P. Govindan Naik, J.
1. The question arising for determination in this writ application is whether Ext. P-1, an order passed by the respondent, the Collector of Central Excise and Customs, Cochin reading-
I accordingly demand from Sri A. A. Beeravoo, L. 5 No. 1/60 Alwaye, duty as well as additional duty on. 8425 lbs. of tobacco illicitly removed from the warehouse at the rate of Rs. 1.20 per lb. under Rule 160 of the Central Excise Rules, 1944. I also impose on Sri A. A. Beeravoo a personal penalty of Rs. 1000/- (Rs. One Thousand only) under Rule 151 ibid. I order the confiscation of the 79 bags of rawa to the Central Government under the same rule. The goods will however be released and made over to the party on payment of a fine of Rs. 800/- (Rs. Eight Hundred only) in lieu of confiscation within one month from the date of receipt of this order' is liable to be quashed.
2. This order came to be passed in the following circumstances. On the 26th of August 1960, the Deputy Superintendent of Central Excise (P and I) Trivandrum accompanied by the Inspector and the Range Officer entered the godown of the petitioner and after inspection prepared a report and mahazar, I said 'inspection' because that is the stand taken up by the respondent. According to counsel for the petitioner, this amounted to a 'search and seizure' and was not warranted by the Act and/or the Rules. I shall discuss this presently. But to continue the narration, the Deputy Superintendent reported that he found 79 bags containing, what is called tobacco rawa, and 15 bags containing pathi tobacco (which is unprocessed tobacco) and another 5 lbs. of pathi tobacco on the sieve. He, the Deputy Superintendent, conducted an experiment with 50 lbs. of tobacco taken from the 15 bags containing pathi tobacco with a view to find out what would be the percentage of pathi residue left on processing the pathi tobacco.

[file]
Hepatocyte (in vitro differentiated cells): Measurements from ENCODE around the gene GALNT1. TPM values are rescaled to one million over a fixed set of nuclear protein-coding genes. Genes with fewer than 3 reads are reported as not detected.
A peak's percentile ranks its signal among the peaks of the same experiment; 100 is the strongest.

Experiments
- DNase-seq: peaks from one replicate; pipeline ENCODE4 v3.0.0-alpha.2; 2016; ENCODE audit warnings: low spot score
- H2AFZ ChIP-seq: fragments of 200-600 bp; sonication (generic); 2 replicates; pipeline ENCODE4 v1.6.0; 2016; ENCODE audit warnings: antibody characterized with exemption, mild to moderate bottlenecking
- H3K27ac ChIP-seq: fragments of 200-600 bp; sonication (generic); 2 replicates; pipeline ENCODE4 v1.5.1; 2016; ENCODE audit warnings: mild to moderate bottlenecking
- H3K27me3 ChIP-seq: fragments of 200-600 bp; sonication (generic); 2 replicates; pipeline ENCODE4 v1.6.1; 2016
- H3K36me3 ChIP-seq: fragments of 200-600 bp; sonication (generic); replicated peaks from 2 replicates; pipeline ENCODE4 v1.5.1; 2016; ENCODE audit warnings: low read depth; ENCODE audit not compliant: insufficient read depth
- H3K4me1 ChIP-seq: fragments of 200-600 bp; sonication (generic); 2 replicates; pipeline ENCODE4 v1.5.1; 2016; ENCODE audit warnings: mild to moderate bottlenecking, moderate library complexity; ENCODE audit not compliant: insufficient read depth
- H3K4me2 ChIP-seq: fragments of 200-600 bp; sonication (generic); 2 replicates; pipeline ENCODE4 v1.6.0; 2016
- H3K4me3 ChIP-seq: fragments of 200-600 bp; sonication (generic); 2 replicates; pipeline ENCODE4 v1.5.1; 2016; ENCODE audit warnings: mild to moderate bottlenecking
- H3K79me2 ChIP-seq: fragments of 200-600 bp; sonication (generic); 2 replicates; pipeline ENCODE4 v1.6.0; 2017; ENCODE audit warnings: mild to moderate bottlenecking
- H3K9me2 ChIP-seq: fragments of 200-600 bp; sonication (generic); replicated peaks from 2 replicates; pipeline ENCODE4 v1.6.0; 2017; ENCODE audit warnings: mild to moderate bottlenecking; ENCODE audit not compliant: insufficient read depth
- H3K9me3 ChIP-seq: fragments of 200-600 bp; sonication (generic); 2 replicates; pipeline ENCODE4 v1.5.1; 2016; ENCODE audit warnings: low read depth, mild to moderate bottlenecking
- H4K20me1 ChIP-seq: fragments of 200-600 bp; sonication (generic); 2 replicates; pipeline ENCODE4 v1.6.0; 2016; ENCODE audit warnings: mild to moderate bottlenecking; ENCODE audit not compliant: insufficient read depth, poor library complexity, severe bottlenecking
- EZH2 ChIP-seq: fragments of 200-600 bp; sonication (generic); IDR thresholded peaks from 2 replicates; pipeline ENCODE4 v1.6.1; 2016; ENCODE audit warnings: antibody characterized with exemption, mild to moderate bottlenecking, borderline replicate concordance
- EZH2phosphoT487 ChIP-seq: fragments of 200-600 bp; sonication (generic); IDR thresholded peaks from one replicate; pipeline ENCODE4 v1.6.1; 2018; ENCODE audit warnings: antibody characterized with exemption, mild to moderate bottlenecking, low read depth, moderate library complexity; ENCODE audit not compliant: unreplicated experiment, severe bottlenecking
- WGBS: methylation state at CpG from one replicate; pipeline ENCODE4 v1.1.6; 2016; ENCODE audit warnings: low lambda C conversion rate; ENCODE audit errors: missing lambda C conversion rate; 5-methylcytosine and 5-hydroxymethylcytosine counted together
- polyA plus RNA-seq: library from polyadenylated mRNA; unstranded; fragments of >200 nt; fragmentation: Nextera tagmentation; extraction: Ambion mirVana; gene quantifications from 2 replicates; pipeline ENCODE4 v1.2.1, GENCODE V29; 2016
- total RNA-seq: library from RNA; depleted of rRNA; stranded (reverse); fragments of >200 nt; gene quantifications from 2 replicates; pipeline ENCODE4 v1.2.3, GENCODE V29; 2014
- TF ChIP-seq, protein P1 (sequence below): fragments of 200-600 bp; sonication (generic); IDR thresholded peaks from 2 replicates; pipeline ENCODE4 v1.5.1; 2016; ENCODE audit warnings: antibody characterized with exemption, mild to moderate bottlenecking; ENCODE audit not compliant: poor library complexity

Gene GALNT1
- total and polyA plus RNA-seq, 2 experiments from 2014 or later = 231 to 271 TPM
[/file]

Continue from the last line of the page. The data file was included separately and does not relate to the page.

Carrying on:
According to his report, he came to the conclusion that the processing should yield 18 per cent of pathi residue. After having completed this experiment, he seized the 79-15 bags of tobacco, and took into custody the 5 lbs. residue and locked up all these in a room in the go-down. The petitioner complained about the method adopted and in accordance with the order passed by the Assistant Collector of Customs, Trivandrum, the Superintendent of Excise, Moovattupuzha, was deputed to further investigate the matter. This Superintendent visited the godown of the petitioner on the 16th, 17th and 27th of September 1060. He also submitted a report,
3. It must be mentioned here that both the Deputy Superintendent and the Superintendent from Moovattupussha had determined the weights of the 79 bags of rawa tobacco and the 15 bags of pathi tobacco. The weights recorded by the Deputy Superintendent totalled 10083 lbs. and those recorded by the Superintendent came to 0774 lbs. a difference of over 300 lbs. for which there is no satisfactory explanation.